twinmaker

The Reading of Recommended Texts is Recommended (but not Compulsory)

I’m obsessed with d-mat. (Does it show?) As well as writing Twinmaker and all the related short stories and urban myths and stuff–having huge fun doing it too, let me tell you–I was working on a PhD examining the history of matter transmitters, with a view to making other people obsessed with them too. Or at least making people aware that they can do a lot more than just beam people about the place and occasionally turn them into flies.

stars my destination 1One of the best bits about going back to university was the research. Yes, really. There are so many old books and stories that use the trope in interesting ways, and I had to read them all. Some of these stories are classics, like Alfred Bester’s The Stars, My Destination or James Patrick Kelly’s “Think like a Dinosaur”, but a lot have dropped out of the public eye, even for readers outside science fiction. And some are so weird they remain memorable only for their WTF qualities.

In this and a number of subsequent posts I’ll list some of my favorites, in no particular order, with brief explanations why. Here goes!

“The Man Without a Body” (Edward Page Mitchell, 1877)

  • Plot: Visionary Professor Dummkopf tests his revolutionary “Telepomp” on simple compounds, a stamp, and then a kidnapped cat, but carelessly forgets to charge the machine’s batteries before going through himself, resulting in his body vanishing “Lord knows where”.
  • Wonderful madness: There’s a scene at the end where the narrator steals the Professor’s remains (a head, of course, which talks) from its resting place in a museum, gives it a new body in the form of a moa skeleton, dresses it up in colonial outfits, and takes it for a romp in Central Park.
  • Extra goodness: This has the distinction of being the first ever published story using a mechanical matter transmitter, so everything in it is capital-n New.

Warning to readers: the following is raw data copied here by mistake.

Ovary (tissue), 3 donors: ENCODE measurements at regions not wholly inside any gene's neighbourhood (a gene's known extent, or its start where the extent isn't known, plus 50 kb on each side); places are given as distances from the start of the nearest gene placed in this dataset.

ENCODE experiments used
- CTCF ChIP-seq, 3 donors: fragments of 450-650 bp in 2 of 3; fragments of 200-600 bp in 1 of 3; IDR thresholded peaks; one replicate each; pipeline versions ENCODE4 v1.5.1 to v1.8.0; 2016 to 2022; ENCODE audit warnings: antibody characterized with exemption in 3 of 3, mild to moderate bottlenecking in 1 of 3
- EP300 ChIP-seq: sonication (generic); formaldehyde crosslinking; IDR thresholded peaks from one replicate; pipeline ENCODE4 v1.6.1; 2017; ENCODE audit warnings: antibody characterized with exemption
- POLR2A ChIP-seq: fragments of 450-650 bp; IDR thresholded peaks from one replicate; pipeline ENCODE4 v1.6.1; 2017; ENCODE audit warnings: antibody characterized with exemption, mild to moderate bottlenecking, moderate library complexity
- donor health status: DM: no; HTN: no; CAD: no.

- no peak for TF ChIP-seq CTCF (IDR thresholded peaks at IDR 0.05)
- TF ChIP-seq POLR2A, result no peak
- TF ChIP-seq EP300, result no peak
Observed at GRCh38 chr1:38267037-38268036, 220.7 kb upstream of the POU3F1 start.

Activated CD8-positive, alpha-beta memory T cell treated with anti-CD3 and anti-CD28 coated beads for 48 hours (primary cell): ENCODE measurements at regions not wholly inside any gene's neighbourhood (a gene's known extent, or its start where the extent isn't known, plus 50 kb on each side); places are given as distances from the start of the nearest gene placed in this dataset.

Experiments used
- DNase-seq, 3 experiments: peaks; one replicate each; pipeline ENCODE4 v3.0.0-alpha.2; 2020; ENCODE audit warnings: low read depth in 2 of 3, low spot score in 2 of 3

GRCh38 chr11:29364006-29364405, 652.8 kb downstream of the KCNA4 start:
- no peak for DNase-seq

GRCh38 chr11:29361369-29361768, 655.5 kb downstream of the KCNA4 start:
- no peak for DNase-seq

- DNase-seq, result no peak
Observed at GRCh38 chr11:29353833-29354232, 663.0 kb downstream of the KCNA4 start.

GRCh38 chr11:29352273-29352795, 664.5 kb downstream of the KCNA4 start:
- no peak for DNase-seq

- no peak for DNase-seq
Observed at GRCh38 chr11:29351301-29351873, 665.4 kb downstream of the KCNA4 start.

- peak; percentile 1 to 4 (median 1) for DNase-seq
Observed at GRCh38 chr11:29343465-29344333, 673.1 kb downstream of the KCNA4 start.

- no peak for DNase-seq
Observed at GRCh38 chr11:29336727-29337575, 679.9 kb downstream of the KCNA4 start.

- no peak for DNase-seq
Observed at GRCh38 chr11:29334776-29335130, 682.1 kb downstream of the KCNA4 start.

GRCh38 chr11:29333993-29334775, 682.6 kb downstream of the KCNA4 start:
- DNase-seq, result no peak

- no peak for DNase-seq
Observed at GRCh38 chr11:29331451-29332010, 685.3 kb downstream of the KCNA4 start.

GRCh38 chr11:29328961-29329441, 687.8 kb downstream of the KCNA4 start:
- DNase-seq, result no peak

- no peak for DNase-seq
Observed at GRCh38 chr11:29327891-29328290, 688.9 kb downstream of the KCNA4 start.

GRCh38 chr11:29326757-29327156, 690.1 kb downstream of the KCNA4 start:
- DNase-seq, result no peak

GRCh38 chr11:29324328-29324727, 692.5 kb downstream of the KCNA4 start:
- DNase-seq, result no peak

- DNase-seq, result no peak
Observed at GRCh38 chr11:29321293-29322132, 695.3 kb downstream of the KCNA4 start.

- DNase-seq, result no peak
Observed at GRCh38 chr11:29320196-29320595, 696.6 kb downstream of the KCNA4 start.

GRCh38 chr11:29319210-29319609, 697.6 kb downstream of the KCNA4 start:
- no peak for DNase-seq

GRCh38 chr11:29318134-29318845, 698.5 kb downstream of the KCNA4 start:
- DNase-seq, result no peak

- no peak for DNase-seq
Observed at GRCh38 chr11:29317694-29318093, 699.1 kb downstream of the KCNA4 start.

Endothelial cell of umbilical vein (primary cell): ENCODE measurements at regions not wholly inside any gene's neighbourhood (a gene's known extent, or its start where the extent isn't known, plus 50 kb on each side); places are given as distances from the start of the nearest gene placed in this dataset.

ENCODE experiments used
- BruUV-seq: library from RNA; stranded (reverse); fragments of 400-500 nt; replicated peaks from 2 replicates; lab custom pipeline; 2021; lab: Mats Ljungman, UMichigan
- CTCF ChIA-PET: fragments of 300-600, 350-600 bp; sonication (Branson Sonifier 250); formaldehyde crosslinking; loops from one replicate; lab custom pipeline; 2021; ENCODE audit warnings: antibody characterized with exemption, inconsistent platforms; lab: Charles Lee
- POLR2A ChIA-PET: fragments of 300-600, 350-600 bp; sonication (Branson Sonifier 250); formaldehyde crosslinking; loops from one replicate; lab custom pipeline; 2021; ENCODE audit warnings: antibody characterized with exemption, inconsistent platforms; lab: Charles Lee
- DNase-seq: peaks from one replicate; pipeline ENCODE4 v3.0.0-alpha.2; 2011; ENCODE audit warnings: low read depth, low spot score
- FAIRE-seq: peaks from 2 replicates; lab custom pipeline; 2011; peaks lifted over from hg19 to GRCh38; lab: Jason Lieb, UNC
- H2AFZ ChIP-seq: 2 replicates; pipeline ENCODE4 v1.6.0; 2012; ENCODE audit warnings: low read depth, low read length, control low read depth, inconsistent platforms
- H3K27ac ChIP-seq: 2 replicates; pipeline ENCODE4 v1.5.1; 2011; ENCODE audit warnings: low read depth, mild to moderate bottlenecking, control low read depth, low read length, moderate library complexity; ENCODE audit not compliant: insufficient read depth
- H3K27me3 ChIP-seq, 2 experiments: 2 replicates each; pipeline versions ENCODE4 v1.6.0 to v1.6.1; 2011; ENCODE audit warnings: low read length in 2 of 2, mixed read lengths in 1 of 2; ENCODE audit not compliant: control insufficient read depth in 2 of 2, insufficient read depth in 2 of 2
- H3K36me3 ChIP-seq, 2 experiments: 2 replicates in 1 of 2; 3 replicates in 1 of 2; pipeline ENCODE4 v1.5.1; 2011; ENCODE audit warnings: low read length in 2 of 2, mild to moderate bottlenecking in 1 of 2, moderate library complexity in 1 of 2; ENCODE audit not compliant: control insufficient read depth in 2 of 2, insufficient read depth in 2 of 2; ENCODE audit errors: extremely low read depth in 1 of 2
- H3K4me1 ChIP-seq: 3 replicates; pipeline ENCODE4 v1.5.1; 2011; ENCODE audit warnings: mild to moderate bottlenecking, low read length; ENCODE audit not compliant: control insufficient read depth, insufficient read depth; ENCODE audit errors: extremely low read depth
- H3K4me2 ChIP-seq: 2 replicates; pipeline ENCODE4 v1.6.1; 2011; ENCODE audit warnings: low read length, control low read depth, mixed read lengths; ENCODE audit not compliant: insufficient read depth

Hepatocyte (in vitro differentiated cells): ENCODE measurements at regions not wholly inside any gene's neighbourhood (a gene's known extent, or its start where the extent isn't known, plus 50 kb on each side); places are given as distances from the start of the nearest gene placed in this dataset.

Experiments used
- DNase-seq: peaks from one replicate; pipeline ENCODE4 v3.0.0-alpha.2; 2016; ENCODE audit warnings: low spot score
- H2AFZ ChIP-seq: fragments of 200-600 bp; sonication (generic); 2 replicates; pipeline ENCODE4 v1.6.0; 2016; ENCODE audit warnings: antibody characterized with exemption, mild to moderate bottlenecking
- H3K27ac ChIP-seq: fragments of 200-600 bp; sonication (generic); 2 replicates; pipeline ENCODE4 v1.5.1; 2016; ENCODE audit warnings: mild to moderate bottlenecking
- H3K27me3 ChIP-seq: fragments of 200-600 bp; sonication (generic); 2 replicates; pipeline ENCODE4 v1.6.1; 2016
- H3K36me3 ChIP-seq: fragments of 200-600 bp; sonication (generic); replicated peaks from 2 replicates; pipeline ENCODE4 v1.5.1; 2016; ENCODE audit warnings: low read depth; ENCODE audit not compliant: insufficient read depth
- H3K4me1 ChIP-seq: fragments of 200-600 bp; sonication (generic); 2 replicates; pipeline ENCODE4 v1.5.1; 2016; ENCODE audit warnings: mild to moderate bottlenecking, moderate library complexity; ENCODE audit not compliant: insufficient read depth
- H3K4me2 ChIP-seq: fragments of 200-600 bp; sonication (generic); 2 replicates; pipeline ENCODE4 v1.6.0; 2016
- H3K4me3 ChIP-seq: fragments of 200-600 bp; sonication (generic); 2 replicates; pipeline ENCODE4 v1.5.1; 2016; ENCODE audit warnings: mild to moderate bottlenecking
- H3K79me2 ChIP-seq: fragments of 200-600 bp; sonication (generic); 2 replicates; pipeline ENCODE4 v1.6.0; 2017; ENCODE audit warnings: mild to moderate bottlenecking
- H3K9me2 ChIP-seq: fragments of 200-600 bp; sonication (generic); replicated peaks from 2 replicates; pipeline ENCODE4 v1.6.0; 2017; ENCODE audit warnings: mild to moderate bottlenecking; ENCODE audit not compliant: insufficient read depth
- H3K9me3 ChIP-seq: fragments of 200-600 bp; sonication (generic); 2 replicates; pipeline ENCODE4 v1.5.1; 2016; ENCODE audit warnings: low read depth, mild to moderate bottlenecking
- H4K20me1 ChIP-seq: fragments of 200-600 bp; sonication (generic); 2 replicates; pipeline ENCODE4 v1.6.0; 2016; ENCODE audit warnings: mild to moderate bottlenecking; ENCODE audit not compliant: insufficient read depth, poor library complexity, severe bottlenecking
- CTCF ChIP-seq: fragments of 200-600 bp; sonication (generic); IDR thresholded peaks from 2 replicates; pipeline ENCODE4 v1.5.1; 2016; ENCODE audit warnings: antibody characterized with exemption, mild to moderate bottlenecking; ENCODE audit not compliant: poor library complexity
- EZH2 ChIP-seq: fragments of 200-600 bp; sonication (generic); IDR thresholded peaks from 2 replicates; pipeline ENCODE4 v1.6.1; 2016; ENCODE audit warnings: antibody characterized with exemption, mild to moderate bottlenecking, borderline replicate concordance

rogue moon 1Rogue Moon (Algis Budrys, 1960)

  • Plot: Sadistic scientist uses a “matter scanner” to send suicidal volunteer to explore a dangerous alien maze on the Moon.
  • Neat trick: Soon after being duplicated, the original subject and his copy share a psychic link that fades as they diverge into unique individuals.
  • Extra goodness: This was a Hugo Award nominee in its year, and I can totally see why. It’s intense and unflinching. I’d love to see it filmed by the makers of Mad Men with proper period stylings, like an alternate-history moon-shot with lots and lots of death.

“Rabbits to the Moon” (Raymond E. Banks, 1959)

  • Plot: Venal businessman uses an experimental machine to urgently sign a contract on the moon.
  • Wonderful madness: The “Webb Traveleasy” sends everything but bones, which lag behind, so he arrives a hideous blob (and somehow functions just fine).
  • Extra madness: Why didn’t they just send the form to him?

Doctor Fogg (Norman Matson, 1929)

  • Plot: Eponymous, self-isolated scientist accidentally invents the “X-cast” and brings an alien woman to Earth.
  • Neat trick: A series of strange communications drifting through space might actually be from Earth’s distant past, endlessly circulating, and alien to us now.
  • Extra goodness: It’s an extended meditation on the distances between people, even when they profess to be in love, and quite moving in that regard. I can’t begin to describe how much I love this book. It’s an entirely unappreciated gem.

doctor fogg 1“There is a Crooked Man” (Jack Wodhams, 1967)

  • Plot: A rich and inventive account of many criminal and accidental uses of “Instravel”.
  • So many neat tricks: A traveller arrives radically rearranged; a scientist becomes multiply copied at the expense of other travellers (who disappear); a man and a woman deliberately swap bodies in order to prop up a failing marriage; limbs switch from person to person; some people are allergic to the process; travellers are kidnapped en route; sabotage conducted in the early days of the technology turns out to be the responsibility of a transport company not wanting to lose its monopoly; “OWTE” (one Way Ticket to Eternity) installations spread, basically suicide-booths: a jilted husband uses a concealed booth to get rid of a cheating wife and her lover; an exile returns to his native country in the body of another person; the use of “Instravel Re-Creative Physical Perfectionizing” exists, to repair people who have been scanned into memory; people go to ridiculously complicated means people in order to created nearly unforgeable money.
  • Extra goodness: It’s written in a fragmented style that neatly echoes the process of disintegration and reintegration essential to Instravel.
  • Bonus extra goodness: Wodhams was an Australian like me and this novella was published the year I was born.

More to come!

(The thumbnail for this post, btw, comes from another cover of Rogue Moon.)

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